The following three pillars lie at the heart of any successful progress in the area: Innovation – adding more value to customers; Employee Experience (EX) – building a stimulating work environment; and Process – creating a future-proof, agile FSI.
By evaluating a business in this way, it’s possible to identify the current challenges and understand whether increased automation and improved workflow solutions might help overcome friction in the delivery process and meet customer expectations across all channels.
In terms of Innovation, business professionals agree they must generate more value-added and holistic customer ‘lifestyle-type’ experiences to avoid becoming transaction portals. According to the same Digital Trends report, to achieve this, topping the list of priorities is the launch of new digital and mobile offerings (57%). The launch of new digital and mobile offerings branches out into more than just the standard banking apps, such as Revolut’s or SWIPE’s under-18 accounts. Besides, 53% of FSI marketers indicated that their organisation will prioritise enhancing self-service functionality for their customers and employees in 2023.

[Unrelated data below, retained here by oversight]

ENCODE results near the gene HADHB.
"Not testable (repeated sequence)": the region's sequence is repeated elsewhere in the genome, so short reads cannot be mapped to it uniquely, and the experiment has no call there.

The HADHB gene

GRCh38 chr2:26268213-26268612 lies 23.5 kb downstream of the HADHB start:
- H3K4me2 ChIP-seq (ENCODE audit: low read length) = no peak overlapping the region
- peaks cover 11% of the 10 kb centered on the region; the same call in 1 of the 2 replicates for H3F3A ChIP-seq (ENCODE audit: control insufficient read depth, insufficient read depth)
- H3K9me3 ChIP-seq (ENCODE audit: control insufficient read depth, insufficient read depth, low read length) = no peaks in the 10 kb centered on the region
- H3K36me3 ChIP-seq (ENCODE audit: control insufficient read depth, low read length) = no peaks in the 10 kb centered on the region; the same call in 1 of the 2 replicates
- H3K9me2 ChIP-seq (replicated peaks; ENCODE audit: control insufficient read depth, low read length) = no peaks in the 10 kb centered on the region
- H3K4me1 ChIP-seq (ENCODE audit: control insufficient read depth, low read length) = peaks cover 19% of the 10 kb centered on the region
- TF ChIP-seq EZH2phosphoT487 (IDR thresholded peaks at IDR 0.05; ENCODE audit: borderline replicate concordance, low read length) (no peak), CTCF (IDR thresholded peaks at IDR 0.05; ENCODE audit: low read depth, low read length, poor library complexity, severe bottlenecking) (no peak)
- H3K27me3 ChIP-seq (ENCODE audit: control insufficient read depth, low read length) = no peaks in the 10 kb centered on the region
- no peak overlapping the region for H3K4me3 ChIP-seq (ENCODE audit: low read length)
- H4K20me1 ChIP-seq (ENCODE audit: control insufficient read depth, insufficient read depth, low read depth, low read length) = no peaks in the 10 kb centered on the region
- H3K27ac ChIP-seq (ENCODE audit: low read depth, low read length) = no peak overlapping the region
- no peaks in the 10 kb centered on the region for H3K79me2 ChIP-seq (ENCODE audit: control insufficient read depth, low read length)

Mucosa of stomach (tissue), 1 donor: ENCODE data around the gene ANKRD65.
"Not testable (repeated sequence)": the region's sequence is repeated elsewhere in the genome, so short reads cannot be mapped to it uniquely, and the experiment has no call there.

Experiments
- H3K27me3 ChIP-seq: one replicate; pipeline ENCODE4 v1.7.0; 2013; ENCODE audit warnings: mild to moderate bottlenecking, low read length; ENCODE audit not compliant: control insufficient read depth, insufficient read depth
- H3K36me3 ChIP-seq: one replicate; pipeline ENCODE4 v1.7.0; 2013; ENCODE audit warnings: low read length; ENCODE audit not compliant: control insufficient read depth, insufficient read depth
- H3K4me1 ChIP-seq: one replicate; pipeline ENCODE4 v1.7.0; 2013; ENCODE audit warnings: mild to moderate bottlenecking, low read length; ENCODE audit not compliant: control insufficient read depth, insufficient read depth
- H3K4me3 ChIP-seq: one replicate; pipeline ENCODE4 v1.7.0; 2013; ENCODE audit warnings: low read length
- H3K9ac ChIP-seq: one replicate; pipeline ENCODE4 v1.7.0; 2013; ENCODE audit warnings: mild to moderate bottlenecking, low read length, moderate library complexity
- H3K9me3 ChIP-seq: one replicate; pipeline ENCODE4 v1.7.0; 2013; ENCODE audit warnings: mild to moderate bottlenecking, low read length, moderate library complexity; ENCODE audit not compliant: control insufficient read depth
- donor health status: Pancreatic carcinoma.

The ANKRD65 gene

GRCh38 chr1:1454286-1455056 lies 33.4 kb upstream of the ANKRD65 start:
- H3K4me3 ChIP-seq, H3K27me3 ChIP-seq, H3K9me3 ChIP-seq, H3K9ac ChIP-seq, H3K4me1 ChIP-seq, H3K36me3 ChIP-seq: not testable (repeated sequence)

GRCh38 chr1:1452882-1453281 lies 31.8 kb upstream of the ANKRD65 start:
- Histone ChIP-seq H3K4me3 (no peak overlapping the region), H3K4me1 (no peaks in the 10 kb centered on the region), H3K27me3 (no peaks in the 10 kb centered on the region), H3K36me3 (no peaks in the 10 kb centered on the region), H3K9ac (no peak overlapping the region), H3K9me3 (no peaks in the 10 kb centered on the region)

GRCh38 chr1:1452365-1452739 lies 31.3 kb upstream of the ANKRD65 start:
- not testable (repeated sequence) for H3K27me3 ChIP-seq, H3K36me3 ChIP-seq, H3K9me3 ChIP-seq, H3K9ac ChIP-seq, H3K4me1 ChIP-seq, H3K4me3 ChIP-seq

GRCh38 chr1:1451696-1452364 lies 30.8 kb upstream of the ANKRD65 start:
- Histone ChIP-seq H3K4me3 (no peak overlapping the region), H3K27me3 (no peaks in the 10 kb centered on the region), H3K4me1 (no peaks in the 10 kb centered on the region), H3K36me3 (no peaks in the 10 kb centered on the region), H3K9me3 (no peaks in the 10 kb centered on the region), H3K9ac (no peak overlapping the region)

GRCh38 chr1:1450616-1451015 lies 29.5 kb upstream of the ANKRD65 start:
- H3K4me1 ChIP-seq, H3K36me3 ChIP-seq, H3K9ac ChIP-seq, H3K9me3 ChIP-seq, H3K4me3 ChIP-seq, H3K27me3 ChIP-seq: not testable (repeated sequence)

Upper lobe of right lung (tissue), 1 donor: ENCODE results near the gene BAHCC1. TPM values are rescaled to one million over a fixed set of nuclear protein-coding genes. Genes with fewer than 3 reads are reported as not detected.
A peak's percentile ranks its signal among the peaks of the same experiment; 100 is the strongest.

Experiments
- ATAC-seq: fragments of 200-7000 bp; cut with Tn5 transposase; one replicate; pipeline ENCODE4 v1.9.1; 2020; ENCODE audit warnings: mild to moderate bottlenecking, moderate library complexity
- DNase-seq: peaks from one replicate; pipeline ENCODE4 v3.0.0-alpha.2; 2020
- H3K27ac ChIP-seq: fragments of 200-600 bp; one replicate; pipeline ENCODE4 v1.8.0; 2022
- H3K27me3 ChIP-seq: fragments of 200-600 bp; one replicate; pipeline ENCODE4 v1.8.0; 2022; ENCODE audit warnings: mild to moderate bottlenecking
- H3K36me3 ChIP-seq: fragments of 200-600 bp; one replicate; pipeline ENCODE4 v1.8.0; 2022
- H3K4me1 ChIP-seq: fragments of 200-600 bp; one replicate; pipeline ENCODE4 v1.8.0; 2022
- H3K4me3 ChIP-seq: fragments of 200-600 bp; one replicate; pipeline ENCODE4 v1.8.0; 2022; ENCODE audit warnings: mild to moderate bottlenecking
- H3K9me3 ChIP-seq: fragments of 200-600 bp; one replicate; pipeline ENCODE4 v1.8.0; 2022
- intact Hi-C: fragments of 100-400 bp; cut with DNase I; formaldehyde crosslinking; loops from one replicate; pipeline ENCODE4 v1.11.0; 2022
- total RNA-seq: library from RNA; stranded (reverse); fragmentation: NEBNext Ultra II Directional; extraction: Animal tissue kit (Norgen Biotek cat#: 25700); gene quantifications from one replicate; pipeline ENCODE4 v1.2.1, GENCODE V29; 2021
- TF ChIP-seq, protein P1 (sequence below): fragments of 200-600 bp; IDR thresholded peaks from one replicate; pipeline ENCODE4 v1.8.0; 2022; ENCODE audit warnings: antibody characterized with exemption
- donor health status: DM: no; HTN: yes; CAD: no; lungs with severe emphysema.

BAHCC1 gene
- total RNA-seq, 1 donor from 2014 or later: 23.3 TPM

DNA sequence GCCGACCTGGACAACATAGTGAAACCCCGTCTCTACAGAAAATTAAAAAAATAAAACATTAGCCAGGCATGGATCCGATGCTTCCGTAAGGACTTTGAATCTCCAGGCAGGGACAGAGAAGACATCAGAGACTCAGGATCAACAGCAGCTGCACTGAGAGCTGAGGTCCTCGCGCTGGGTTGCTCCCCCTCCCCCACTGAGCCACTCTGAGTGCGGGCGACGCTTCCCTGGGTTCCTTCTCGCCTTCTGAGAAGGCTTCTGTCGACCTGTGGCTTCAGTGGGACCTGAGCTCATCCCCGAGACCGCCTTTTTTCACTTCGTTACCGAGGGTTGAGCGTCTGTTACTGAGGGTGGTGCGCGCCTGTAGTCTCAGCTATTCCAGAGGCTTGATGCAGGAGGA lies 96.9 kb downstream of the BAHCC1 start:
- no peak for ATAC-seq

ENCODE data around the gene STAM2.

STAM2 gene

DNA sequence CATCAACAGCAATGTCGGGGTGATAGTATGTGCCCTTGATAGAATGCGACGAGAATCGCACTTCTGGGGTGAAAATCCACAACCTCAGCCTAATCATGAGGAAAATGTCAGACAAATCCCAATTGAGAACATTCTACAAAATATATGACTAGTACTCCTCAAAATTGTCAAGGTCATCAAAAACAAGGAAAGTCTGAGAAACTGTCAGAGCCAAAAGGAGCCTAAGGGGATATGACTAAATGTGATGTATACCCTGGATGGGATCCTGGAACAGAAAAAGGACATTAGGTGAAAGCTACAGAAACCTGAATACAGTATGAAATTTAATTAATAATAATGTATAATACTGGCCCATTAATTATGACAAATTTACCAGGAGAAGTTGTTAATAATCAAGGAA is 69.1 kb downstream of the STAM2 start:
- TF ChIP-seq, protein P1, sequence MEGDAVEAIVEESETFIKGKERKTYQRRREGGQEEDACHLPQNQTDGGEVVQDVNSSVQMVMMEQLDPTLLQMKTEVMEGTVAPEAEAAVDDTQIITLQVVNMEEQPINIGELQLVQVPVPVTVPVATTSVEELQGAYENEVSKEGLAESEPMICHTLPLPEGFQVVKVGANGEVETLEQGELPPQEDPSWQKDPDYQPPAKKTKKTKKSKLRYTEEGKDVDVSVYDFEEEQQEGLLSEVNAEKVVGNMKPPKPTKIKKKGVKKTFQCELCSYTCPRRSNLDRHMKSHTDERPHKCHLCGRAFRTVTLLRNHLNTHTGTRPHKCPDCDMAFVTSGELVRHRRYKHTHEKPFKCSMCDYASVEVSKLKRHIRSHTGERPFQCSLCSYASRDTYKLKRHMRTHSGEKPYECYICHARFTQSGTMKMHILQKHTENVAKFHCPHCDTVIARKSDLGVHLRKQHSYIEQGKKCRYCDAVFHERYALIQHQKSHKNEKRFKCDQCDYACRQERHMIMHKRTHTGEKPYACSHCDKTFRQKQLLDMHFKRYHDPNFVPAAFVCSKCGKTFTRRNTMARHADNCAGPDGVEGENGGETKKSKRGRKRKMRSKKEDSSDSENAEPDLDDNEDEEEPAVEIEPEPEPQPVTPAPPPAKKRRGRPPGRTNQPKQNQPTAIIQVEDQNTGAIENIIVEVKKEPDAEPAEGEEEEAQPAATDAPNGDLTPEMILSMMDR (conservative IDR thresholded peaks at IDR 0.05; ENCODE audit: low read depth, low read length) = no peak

In addition, newer offerings like Buy Now Pay Later (BNPL) have a strong youth appeal while this could be one sector where operators should consider increasing the financial health advice element. It demonstrates just how keen younger consumers are on more flexible, responsive banking products. Australia has led the way in BNPL, with 42% of its users having had an account for three or more years.
New product and service development must come with customer insight at its heart. Many FSIs have difficulties marshalling large volumes of data at their fingertips, but it’s a powerful tool once harnessed.